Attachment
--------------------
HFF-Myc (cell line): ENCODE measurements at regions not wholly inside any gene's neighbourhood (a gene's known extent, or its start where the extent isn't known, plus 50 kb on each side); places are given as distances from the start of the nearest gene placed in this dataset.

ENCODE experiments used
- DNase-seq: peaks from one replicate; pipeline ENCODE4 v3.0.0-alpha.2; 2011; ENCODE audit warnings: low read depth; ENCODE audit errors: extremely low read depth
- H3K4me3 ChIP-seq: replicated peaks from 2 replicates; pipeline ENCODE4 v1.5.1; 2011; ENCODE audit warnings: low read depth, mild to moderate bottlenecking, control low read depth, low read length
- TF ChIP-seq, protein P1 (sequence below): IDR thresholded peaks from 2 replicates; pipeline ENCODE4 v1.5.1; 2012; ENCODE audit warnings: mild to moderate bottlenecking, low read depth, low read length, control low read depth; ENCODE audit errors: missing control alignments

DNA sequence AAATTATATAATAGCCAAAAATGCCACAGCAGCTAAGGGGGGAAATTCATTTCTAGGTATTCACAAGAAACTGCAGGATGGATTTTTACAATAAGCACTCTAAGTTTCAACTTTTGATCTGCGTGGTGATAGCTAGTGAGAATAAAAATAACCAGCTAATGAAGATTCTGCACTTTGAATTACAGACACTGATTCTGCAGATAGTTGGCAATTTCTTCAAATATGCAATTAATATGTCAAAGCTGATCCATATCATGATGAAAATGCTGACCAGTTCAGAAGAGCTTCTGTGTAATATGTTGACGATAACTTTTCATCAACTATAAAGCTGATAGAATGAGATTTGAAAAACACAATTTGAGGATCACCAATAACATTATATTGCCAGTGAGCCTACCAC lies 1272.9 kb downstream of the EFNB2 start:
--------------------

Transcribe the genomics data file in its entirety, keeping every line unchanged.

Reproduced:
HFF-Myc (cell line): ENCODE measurements at regions not wholly inside any gene's neighbourhood (a gene's known extent, or its start where the extent isn't known, plus 50 kb on each side); places are given as distances from the start of the nearest gene placed in this dataset.

ENCODE experiments used
- DNase-seq: peaks from one replicate; pipeline ENCODE4 v3.0.0-alpha.2; 2011; ENCODE audit warnings: low read depth; ENCODE audit errors: extremely low read depth
- H3K4me3 ChIP-seq: replicated peaks from 2 replicates; pipeline ENCODE4 v1.5.1; 2011; ENCODE audit warnings: low read depth, mild to moderate bottlenecking, control low read depth, low read length
- TF ChIP-seq, protein P1 (sequence below): IDR thresholded peaks from 2 replicates; pipeline ENCODE4 v1.5.1; 2012; ENCODE audit warnings: mild to moderate bottlenecking, low read depth, low read length, control low read depth; ENCODE audit errors: missing control alignments

DNA sequence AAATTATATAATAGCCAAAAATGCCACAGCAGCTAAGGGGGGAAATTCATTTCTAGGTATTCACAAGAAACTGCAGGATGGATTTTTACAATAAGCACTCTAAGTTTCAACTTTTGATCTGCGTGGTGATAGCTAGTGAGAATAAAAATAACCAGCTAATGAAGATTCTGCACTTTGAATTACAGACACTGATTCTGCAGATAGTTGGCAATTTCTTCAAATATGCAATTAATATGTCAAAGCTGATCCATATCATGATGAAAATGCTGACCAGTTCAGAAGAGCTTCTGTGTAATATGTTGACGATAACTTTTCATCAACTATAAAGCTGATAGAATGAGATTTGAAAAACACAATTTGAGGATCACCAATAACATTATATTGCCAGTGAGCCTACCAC lies 1272.9 kb downstream of the EFNB2 start: